The Anatomy of an Injury
Injuries to the body can take many forms: a contusion or sprain, inflammation from arthritis or tendinitis, a sore back or an aching head brought on by stress. All have one thing in common: irriation or damage to the body's tissues.
Say you're running toward home plate, savoring your imminent triumph (and composing your victory speech in your head) when — wham! — you hit the dirt.
Maybe you pulled a muscle? Or twisted an ankle? Either way, you've done some damage. If the fall was sudden enough, you've probably torn some muscle (or tendon or ligament) fibers, triggering an almost immediate response in your body. Nerves send a pain message to your brain, which in turn tells you to stop what you were doing lest things get any worse. Blood is quickly sent to the injury site, carrying the body's defensive foot soldiers (white blood cells) and stabilizing the area until help arrives. It's the inflammatory response in action.
The term inflammation applies to more than one condition. Local inflammation is associated with an injury or infection in one part of the body. Systemic inflammation is often tied to multisystem, long-term diseases like lupus. These conditions, known as autoimmune disorders, are the result of the body's immune system mistaking its own cells for foreign invaders.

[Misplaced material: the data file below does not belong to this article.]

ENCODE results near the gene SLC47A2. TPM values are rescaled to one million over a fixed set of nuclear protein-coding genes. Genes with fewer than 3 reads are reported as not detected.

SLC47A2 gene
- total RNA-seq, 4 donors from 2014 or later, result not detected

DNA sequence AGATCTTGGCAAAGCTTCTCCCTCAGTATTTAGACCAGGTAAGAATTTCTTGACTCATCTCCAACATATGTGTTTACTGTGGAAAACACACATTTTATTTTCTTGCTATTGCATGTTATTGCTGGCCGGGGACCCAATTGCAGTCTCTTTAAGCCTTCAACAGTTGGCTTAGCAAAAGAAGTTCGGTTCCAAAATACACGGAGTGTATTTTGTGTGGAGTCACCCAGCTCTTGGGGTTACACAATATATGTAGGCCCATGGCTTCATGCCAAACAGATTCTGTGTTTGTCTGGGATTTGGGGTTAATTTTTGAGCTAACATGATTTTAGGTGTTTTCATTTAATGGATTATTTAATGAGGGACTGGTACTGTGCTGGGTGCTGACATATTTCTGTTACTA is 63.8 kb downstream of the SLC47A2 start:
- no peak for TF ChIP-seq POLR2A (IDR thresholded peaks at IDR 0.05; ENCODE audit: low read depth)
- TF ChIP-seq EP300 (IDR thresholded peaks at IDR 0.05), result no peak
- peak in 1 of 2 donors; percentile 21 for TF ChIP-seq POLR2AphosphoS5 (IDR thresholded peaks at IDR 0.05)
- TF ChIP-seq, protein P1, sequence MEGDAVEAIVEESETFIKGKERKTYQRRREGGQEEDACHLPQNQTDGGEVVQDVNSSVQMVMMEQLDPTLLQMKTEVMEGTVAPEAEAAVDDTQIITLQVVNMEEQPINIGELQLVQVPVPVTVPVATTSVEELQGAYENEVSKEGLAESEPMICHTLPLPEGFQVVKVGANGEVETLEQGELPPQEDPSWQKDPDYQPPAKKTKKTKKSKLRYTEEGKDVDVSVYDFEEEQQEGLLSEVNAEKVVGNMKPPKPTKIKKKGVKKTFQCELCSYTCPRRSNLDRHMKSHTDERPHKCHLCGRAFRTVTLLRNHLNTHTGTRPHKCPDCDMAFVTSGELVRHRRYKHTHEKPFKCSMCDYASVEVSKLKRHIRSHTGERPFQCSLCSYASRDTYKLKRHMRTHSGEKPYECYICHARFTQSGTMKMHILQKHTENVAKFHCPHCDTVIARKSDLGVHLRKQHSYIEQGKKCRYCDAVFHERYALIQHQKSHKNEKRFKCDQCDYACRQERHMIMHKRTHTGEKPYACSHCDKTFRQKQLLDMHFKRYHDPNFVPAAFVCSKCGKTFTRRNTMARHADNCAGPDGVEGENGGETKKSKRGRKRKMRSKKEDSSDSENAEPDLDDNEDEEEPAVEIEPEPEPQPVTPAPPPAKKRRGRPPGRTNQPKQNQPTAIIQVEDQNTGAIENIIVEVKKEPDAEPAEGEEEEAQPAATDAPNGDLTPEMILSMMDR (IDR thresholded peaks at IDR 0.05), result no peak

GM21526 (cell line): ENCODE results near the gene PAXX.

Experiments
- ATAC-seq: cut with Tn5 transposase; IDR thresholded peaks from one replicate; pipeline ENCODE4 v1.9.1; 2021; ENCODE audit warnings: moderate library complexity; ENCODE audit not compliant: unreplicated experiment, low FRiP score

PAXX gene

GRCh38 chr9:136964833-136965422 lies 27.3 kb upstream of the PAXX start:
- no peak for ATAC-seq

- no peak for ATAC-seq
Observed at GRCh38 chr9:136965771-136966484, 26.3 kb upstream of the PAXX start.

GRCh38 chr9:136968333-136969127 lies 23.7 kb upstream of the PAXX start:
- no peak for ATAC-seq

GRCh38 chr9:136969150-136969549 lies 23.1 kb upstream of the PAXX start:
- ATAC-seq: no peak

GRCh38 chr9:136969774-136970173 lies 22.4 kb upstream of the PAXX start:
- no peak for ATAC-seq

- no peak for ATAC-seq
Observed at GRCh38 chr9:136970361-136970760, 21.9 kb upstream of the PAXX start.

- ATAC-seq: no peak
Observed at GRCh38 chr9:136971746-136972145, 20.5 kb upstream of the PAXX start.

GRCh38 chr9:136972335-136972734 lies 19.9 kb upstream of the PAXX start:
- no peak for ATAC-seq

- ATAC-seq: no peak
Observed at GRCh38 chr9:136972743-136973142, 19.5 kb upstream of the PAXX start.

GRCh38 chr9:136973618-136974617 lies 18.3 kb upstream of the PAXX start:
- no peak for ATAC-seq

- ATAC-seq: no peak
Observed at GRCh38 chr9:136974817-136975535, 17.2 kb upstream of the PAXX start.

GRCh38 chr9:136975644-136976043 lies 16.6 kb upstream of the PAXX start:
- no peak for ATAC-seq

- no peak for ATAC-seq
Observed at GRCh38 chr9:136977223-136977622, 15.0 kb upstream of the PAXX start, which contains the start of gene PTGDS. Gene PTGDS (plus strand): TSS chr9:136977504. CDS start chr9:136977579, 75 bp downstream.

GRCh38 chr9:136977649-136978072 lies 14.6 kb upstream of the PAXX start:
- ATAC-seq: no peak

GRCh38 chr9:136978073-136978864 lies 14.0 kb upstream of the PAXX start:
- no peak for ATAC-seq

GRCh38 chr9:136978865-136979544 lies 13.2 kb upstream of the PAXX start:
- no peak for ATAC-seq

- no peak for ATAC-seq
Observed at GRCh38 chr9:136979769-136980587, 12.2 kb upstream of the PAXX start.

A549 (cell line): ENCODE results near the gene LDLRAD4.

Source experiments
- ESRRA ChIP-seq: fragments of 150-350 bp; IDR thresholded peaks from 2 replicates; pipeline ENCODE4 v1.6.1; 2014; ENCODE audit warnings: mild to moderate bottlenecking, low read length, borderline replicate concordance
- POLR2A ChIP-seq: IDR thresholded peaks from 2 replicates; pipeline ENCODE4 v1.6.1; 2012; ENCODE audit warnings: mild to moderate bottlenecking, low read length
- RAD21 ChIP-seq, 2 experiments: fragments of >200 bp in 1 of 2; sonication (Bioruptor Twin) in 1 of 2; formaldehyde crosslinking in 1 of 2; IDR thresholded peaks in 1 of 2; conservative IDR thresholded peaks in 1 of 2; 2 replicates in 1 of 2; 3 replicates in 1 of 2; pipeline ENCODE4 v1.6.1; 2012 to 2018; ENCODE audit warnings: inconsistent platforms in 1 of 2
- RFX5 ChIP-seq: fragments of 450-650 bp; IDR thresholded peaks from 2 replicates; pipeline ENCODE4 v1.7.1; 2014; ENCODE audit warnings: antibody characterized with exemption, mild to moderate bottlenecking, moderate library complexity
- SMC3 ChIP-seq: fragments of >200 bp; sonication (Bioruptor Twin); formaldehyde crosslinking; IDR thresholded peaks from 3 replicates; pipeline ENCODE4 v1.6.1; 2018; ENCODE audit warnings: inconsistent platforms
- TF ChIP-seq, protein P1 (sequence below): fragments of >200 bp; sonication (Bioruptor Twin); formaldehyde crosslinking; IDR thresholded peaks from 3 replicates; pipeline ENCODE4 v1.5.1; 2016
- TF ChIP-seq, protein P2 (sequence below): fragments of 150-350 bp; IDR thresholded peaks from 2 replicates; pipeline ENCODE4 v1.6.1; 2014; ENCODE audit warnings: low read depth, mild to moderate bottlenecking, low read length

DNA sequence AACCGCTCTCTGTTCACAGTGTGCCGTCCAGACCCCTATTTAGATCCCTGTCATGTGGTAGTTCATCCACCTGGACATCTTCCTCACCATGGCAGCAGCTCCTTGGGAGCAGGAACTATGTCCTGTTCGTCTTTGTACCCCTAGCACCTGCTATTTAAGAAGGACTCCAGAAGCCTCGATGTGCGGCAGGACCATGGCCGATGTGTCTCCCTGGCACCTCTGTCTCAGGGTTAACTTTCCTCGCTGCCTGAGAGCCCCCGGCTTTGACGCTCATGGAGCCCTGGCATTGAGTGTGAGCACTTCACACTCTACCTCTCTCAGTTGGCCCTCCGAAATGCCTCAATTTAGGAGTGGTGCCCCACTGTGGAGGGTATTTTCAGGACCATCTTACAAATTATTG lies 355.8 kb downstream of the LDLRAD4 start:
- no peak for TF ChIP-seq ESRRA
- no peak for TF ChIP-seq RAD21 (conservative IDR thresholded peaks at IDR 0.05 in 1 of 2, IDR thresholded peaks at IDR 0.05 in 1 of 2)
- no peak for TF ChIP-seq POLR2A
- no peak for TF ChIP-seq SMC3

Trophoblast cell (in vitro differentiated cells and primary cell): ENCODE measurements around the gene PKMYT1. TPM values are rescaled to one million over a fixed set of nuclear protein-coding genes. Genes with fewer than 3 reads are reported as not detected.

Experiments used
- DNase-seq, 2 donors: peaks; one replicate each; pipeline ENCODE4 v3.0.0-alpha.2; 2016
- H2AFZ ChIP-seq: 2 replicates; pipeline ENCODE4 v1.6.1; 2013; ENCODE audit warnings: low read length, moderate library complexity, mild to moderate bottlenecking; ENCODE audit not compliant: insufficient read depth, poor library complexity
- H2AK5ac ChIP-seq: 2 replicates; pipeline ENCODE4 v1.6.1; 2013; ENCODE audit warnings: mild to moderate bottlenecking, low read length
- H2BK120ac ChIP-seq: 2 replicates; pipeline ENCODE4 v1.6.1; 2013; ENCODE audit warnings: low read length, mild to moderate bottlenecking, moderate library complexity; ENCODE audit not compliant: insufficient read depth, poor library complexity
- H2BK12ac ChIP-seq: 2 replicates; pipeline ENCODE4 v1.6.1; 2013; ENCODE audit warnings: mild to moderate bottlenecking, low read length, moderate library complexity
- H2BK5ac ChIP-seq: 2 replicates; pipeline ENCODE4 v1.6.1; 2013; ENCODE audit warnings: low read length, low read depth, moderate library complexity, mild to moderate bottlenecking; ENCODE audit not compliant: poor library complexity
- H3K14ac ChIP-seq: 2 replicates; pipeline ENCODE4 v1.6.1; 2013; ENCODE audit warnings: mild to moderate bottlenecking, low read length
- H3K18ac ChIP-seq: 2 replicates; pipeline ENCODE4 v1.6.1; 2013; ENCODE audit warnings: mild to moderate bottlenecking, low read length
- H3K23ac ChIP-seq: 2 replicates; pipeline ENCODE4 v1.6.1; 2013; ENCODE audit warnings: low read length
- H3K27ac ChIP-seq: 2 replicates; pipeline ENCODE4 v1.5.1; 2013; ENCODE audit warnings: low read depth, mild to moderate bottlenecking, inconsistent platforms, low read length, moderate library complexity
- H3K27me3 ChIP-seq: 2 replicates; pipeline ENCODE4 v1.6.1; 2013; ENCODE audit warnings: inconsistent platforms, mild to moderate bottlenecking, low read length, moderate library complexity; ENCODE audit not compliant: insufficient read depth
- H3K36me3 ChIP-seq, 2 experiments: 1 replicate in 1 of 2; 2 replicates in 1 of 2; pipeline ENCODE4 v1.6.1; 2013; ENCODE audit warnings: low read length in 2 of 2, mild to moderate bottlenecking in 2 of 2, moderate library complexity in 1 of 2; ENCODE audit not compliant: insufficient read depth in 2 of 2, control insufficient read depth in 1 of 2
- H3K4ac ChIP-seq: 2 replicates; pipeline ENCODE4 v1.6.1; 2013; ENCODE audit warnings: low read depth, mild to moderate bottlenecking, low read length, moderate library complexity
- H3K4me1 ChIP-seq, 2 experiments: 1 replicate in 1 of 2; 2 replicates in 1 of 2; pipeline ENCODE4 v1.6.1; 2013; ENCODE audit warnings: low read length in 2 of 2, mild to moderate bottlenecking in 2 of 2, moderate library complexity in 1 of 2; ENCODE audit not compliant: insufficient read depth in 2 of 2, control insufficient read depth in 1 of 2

Now, say you're sitting in your favorite chair, watching the evening news, when you feel an ache in your knee. It's been there for awhile, so long that you hardly notice it anymore. That ache is also the result of inflammation, which in this case is occurring as a result of an old injury. There's no emergency here, no microbial intruders to destroy, but your body is reacting to this trauma in the same way it would to any other: with inflammation.
Although it's the source of countless health problems, inflammation can be a good thing. In inflammation, the body sends blood to the site of some kind of trauma to protect itself from infection or further injury. Signs of inflammation include pain, redness, warmth, and swelling (edema). If the inflammation is happening in a joint or muscle, you'll also experience stiffness and some loss of function.
All of this is good, of course, unless that inflammatory process gets stuck in the “on” position. This can be caused by a few things: Maybe you're perpetuating the damage by continuing to do the things that cause the injury in the first place, or you're developing a chronic condition, like arthritis or bursitis, in which the inflammation is doing nothing but creating more inflammation. Ongoing inflammation can cause any number of problems, but in the case of everyday aches and pains it usually means swelling and discomfort that never go away. It can also mean damage to the tissues in the area, including cartilage and bone.